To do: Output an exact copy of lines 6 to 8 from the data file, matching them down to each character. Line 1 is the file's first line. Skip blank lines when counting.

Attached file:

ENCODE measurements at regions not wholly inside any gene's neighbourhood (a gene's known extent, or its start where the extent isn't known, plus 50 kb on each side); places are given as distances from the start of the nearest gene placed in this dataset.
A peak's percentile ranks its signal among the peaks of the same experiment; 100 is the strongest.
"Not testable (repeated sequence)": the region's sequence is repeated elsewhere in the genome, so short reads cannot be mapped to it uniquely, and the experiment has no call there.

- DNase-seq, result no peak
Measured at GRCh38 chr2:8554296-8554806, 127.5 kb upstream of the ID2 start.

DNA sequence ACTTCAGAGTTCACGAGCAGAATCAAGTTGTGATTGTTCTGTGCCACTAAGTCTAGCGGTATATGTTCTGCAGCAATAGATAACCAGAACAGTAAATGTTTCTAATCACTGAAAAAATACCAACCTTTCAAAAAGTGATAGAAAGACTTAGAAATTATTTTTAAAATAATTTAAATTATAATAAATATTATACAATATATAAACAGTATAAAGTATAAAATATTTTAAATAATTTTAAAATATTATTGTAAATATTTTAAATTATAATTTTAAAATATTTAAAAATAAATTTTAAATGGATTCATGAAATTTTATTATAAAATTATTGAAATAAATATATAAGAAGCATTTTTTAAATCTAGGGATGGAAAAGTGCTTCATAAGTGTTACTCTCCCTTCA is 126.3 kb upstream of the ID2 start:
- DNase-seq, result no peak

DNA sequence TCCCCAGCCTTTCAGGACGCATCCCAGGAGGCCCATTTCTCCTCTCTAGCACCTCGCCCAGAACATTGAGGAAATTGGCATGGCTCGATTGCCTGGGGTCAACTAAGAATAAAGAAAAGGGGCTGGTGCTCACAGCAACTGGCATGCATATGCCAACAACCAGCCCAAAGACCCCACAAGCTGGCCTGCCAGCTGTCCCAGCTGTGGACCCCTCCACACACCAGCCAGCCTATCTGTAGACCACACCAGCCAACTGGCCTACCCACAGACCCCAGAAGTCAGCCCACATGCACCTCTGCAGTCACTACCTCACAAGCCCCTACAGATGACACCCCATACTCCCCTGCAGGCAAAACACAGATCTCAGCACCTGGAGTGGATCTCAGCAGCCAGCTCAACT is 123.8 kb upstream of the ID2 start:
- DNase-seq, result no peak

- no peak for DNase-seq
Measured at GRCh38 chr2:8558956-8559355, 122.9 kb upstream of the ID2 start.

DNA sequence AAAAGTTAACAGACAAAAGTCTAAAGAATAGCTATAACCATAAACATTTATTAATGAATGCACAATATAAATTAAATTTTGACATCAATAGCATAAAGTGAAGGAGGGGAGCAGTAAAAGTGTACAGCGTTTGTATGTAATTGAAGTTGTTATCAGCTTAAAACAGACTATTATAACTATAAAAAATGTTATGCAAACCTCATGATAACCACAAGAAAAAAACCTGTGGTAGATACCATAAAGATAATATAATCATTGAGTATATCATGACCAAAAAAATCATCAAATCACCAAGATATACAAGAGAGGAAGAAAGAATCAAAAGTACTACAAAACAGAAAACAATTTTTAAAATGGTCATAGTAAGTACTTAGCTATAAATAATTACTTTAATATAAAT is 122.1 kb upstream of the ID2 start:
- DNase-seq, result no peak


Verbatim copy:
DNA sequence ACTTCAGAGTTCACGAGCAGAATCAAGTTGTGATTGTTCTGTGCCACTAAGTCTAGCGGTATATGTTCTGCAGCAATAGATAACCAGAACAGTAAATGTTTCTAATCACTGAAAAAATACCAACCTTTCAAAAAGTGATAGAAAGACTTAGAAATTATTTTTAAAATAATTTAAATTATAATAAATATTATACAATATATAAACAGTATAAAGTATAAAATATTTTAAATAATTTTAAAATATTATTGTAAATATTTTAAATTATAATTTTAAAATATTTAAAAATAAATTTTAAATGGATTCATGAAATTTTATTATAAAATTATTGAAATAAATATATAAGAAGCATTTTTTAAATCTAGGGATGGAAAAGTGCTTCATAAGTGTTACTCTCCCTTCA is 126.3 kb upstream of the ID2 start:
- DNase-seq, result no peak

DNA sequence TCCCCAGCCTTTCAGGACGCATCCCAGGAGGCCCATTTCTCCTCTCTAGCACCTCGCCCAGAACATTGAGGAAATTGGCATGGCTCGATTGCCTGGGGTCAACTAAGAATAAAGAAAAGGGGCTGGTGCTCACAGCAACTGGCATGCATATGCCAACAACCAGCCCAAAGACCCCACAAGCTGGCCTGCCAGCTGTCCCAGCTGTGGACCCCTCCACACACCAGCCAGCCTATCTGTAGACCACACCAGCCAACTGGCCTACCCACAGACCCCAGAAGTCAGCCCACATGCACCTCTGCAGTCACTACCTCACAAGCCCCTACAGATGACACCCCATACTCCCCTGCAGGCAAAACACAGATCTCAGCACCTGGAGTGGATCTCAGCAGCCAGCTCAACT is 123.8 kb upstream of the ID2 start: